The new year is also an opportunity for our team to look at our Can You Imagine? wall and their 101 Life Goals lists with fresh eyes. These are two ways we ask employees to dream big all year round. And when someone’s in a post-vacation slump, these tools are potent reminders about the exciting things that can happen when you intentionally set goals.

2. Snap a Leadership Selfie

How often do you take an audit of your strengths and weaknesses? A new year is a great time to reflect on what’s going well, and what could use work. Self-awareness is truly one of the greatest skills for success: not only does it make you a better, more empathetic leader, it’s also positively correlated with your company’s bottom line.  So how does a leadership selfie work? For me, it’s as simple as writing down my skills and what needs improvement. I make a list and solicit feedback, both formally and informally, with coffee meetings, chats with coworkers, and more structured surveys. And what better time to break old habits than those first few days when your work routines haven’t yet reformed?

3: Strip Away Productivity Blockers

What was holding you back or frustrating you last year? I’ve found it’s the little things that end up wasting the most time. But the good news is that identifying time-sucks is the first step to eliminating them.  For me, unproductive meetings are a big pet peeve and I’m not alone: 59 percent of people hate meetings that don’t stay on topic. So in 2017, set meetings with one direction, clear outcome goals, and only invite people who need to be there. Another simple trick is to schedule 22-minute meetings instead of half-hour ones. The idea, pioneered by Nicole Steinbok, is to make everyone hyper-conscious of start and end times.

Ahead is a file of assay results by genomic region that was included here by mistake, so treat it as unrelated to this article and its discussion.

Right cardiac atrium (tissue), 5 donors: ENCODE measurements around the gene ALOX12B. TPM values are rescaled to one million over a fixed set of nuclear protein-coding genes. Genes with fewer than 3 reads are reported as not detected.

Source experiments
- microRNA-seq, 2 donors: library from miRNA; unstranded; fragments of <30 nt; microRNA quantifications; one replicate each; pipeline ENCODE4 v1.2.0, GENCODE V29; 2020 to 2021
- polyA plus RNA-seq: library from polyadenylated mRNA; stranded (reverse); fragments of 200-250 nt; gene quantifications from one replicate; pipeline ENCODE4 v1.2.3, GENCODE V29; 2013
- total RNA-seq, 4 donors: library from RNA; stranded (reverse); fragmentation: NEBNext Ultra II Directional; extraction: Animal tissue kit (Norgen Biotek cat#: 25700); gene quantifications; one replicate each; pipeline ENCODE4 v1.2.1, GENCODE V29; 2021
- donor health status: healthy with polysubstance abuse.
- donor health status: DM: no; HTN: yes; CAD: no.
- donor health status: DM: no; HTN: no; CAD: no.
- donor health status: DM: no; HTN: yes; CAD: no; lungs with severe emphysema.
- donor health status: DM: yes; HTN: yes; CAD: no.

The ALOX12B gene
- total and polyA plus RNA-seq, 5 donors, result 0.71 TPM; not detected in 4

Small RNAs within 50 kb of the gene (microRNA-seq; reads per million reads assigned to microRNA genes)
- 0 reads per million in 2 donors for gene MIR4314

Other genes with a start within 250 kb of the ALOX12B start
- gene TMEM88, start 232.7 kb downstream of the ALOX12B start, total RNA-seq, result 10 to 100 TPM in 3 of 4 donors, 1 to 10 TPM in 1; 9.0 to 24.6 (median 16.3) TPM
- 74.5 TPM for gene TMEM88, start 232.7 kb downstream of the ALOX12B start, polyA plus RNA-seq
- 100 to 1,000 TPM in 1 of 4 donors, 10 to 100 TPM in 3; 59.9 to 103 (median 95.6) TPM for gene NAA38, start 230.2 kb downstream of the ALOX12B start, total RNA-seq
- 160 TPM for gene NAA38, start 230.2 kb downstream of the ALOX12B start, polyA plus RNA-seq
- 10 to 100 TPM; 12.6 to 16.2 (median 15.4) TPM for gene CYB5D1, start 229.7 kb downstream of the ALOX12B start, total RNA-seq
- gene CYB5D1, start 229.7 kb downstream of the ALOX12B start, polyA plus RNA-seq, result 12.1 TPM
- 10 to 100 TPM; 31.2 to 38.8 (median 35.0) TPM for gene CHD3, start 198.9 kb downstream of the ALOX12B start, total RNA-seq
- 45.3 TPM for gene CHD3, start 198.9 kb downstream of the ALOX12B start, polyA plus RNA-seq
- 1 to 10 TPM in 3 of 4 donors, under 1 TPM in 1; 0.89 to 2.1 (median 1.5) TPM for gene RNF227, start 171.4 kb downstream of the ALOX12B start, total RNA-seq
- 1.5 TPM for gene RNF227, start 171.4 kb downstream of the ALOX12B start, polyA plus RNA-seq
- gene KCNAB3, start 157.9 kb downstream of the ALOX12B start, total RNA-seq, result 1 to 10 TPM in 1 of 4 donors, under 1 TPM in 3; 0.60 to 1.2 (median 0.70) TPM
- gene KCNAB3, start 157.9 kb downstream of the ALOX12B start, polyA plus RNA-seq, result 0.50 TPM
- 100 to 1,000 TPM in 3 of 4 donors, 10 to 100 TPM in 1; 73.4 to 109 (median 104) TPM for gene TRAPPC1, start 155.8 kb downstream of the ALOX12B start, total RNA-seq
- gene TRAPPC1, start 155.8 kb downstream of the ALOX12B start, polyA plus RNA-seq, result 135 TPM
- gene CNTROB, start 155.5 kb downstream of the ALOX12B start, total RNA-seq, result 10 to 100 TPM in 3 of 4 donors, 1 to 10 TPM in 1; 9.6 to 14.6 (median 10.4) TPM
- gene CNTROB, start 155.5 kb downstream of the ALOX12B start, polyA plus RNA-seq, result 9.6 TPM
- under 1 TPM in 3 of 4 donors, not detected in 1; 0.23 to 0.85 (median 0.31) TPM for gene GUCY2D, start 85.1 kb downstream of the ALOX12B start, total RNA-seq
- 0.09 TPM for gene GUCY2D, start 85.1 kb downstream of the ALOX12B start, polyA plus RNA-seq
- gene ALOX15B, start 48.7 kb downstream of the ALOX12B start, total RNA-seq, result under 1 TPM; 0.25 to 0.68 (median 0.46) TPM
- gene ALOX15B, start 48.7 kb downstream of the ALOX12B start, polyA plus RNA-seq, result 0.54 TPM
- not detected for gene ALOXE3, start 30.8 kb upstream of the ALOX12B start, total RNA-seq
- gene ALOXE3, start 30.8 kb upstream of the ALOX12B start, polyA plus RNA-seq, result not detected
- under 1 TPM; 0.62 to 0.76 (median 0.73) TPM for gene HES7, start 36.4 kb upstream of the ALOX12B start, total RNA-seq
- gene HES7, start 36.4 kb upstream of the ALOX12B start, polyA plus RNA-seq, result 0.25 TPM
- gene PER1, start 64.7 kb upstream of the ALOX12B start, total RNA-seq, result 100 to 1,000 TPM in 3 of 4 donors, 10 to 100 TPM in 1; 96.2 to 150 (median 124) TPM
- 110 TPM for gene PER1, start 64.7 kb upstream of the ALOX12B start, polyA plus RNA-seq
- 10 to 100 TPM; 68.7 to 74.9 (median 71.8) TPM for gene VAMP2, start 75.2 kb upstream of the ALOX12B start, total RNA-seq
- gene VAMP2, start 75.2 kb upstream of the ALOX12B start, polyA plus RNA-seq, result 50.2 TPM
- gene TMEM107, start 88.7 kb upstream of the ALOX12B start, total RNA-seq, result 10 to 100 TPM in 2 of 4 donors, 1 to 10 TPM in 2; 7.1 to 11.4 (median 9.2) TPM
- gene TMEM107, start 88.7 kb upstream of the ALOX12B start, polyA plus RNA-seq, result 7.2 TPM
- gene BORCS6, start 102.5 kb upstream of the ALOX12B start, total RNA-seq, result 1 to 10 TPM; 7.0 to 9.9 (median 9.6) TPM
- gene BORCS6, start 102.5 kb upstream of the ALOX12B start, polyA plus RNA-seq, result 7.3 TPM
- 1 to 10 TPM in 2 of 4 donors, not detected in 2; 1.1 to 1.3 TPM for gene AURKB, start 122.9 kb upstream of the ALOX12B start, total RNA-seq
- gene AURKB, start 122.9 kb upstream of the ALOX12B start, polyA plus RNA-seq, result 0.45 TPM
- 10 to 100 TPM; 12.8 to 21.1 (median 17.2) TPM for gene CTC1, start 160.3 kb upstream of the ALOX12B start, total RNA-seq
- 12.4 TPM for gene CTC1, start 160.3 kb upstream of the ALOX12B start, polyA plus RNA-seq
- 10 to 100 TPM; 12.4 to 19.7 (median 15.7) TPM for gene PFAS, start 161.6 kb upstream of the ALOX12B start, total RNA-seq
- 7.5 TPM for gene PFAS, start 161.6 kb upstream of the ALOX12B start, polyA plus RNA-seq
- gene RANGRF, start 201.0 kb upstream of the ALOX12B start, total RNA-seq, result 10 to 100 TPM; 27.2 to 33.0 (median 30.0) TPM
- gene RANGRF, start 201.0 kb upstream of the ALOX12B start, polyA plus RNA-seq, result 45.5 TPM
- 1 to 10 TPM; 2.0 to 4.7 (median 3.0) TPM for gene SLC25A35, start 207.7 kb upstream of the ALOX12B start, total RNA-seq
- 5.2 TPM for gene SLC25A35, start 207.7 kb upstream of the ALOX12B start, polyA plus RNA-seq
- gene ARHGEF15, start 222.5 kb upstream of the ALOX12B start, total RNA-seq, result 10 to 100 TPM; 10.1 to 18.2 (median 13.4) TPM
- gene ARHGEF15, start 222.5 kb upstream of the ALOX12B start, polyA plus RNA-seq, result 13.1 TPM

Email is another productivity blocker. In fact, the average office worker spends 28% of their week managing their inbox. I learned long ago to tame this beast. Now, I sort every email into one of three folders (personal, end-of-day, and end-of-week) so I can power through later in one focused, productive chunk.

Ultimately, the best thing you can do for your business is start 2017 with a positive attitude that will set the tone for the rest of the year. Having fun in the workplace, (a MUST here at KHT) is the real key for being engaged, creative, and super productive.

Hope some of these ideas help – feel free to give me a call to discuss – I’m working on my list right now.




How Long Is Your List?

Happy New Year to all – hope you had a great holiday (I sure did), got the gifts you wanted (my kids were all home for Christmas!) and enjoyed a little R&R with family and friends (I sure did). And so, the New Year begins with goals and aspirations and that dreaded “resolutions” list. If you are like me, it’s probably quite a list – better health, be kind, more spiritual, patience, be organized – oh yea, that “eating right thing” too (That doesn’t even make the list!). It made me wonder “who started this resolutions thing” anyway – and of course the answer is perfect for my weekly posts. Thanks to History Channel and Wikipedia for filling in some of the info.

  • Today, resolving to change and improve yourself and your life is an almost unavoidable part of the transition to a new year. Though it’s a pretty well documented fact that most New Year’s resolutions fail, we keep making them—and we’re not alone. The custom of making New Year’s resolutions is most common in the West, but it happens all over the world.
  • The ancient Babylonians are said to have been the first people to make New Year’s resolutions, some 4,000 years ago.
  • They were also the first to hold recorded celebrations in honor of the new year—though for them the year began not in January but in mid-March, when the crops were planted.
  • During a massive 12-day religious festival known as Akitu, the Babylonians crowned a new king or reaffirmed their loyalty to the reigning king. They also made promises to the gods to pay their debts and return any objects they had borrowed. These promises could be considered the forerunners of our New Year’s resolutions. If the Babylonians kept to their word, their (pagan) gods would bestow favor on them for the coming year. If not, they would fall out of the gods’ favor—a place no one wanted to be.